In April we had a webinar about Visual Debugging. I misfired at the end, when showing template debugging in web frameworks, and promised a do-over.

Here’s the do-over…let’s talk about a wonderful and useful feature in PyCharm Professional: breakpoints in templates. PyCharm’s visual debugger is a killer feature, usually the highest-rated feature in our IDE. PyCharm can put breakpoints not just in Python code, but in Django and Jinja2 templates.

Let’s take a look at PyCharm Professional template debugging in Django, Flask, and Pyramid. In this blog post, I’m using the latest stable release, version of 2017.1.3.

Django Template Debugging

Let’s start with a simple sample project using a Django cookiecutter. We’ll start the Django server using the debugger. Note: I’m on macOS so I previously clicked the debugger console link to compile the Cython speedups for this Python version.

Django Startup

With Django now running under the debugger, let’s set a breakpoint in one of our templates, to inspect the value of socialaccount_providers:

Django Set Breakpoint

Reloading the page now pauses execution on that line of the template. We can view all the variables in scope, with all the other debugging features, just like regular debugging:

Django Reload Page

It’s important to make sure PyCharm knows the template language used in the project. If this isn’t set correctly, template debugging won’t work. Let’s confirm that this project uses Django templates:

Django Template Preference

Flask Template Debugging

Flask uses Jinja2 for its template engine, and PyCharm Professional supports debugging Flask templates in Jinja2. We again have a simple Flask todo project which we’ll start under the debugger:

Flask Startup

Setting a template breakpoint is similar to Django:

Flask Set Breakpoint

When we reload our todo list, PyCharm Professional stops execution on that line in the template:

Flask Reload Page

As explained above, we need to ensure this project uses Jinja2 as its Python Template Language:

Flask Template Preference

Pyramid Template Debugging

For completion, PyCharm supports other web frameworks such as Pyramid, and the process is the same. We run the Pyramid server under the debugger:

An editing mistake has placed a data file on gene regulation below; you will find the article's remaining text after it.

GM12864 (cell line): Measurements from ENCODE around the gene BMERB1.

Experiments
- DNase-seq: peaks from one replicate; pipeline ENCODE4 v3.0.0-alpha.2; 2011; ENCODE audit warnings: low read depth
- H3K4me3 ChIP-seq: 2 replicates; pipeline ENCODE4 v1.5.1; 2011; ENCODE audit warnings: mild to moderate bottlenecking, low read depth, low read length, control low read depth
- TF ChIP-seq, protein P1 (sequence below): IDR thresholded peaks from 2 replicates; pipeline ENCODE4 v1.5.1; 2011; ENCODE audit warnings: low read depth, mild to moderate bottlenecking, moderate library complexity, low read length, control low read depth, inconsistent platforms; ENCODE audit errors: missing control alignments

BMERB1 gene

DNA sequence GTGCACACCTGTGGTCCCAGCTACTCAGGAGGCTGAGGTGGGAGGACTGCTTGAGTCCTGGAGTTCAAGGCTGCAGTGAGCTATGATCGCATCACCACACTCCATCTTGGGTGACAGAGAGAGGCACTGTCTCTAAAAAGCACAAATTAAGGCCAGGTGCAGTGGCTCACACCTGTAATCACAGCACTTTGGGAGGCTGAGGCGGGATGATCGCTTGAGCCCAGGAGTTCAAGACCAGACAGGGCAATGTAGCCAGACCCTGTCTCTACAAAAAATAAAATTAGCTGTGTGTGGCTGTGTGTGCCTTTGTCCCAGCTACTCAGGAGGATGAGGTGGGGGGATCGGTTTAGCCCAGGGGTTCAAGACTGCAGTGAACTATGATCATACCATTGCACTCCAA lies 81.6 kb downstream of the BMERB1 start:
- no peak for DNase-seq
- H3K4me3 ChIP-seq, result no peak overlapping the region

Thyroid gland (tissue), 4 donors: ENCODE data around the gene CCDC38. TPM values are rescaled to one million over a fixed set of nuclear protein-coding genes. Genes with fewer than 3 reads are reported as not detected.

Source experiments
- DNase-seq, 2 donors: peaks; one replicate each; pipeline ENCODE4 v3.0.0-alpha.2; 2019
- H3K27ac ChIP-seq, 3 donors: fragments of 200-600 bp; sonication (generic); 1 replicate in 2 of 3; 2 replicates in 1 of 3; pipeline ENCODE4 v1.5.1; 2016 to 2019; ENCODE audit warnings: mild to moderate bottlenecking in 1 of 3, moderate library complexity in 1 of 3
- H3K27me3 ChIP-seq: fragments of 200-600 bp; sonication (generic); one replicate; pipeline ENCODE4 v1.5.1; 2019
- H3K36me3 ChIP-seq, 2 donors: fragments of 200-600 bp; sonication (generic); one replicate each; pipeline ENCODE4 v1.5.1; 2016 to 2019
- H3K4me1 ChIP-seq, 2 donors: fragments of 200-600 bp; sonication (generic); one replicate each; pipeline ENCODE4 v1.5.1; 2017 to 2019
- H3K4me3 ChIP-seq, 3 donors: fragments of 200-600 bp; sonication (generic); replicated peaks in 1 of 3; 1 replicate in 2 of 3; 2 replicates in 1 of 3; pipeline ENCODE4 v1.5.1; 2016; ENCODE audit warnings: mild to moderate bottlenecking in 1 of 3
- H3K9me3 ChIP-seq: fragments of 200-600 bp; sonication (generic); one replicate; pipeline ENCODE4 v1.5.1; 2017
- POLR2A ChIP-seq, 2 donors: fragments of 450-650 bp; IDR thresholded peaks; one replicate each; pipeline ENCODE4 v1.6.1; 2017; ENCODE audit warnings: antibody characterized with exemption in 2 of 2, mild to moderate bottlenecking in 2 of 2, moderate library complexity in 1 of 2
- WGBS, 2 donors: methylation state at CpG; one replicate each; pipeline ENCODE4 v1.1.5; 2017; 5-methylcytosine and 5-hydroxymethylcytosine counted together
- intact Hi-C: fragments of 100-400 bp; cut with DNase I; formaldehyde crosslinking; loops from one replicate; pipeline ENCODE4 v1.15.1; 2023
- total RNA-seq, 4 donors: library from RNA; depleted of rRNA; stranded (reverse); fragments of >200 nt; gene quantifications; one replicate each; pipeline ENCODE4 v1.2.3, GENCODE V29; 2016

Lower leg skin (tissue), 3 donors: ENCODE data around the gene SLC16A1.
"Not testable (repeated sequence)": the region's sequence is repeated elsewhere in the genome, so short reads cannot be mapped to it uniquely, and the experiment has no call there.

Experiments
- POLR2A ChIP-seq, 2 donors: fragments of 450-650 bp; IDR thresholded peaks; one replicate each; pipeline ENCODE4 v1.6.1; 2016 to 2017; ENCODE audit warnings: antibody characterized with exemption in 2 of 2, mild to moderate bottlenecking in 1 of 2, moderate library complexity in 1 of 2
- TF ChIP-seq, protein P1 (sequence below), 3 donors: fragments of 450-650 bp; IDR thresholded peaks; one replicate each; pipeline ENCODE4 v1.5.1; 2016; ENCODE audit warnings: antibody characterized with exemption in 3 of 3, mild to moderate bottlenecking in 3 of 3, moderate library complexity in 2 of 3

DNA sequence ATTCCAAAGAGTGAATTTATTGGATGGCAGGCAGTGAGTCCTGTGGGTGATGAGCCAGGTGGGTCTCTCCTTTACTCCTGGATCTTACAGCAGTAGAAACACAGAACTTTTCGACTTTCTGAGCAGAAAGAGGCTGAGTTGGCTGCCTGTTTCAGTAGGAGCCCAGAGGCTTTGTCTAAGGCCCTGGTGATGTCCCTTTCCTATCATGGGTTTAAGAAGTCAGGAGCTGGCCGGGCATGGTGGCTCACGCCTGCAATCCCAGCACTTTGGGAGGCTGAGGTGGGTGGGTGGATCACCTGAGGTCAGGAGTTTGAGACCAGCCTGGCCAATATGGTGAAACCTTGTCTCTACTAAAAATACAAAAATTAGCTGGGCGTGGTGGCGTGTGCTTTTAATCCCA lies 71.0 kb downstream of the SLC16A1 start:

Pyramid Startup

This is a Jinja2-based Pyramid project which means we can set breakpoints in templates:

Pyramid Set Breakpoint

Again, reloading the page stops the Pyramid request execution at the breakpoint in the template:

Pyramid Reload Page

As a note, Pyramid has first-class add-on support for Jinja2, Chameleon, and Mako, but PyCharm’s template debugging is restricted to Jinja2 (and Django). Also, Jinja2 template debugging isn’t restricted to web frameworks: you should be able to set breakpoints and debug templates in a non-web Python application.

Wrapup

The webinar showed many of the powerful, productive features in “Visual Debugging”: breakpoints, stepping, watches, etc. These features apply as well to template debugging. In this blog post, we showed the first steps needed to apply visual debugging to templates.

If you have any questions, please ask in the comments below. We’d love to hear from you.

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PyCharm 2017.1.4 is now available

We’re happy to announce that PyCharm 2017.1.4 is now available for download from our website.

Fixes in this version:

  • Debugger bugs related to IPython and Qt
  • Performance issues when editing Django projects
  • And more, see the release notes for details.

-PyCharm Team
The Drive to Develop

Posted in Release Announcements | Tagged | 2 Comments

PyCharm 2017.2 EAP 3

The third early access program (EAP) version of PyCharm 2017.2 is now available! Go to our website to download it now.

New in this version:

  • Support for typing.NamedTuple
  • The DataFrame viewer automatically resizes columns to ensure you can see the contents. Furthermore, it now supports pandas.Series
  • Now if you write a call to a function with more parameters than the function takes, ‘Change signature’ will be an available quick fix. This quick fix updates the signature of the function to accept the new argument.
  • And more! See the release notes for details

Please let us know how you like it! Users who actively report about their experiences with the EAP can win prizes in our EAP competition. To participate: just report your findings on YouTrack, and help us improve PyCharm.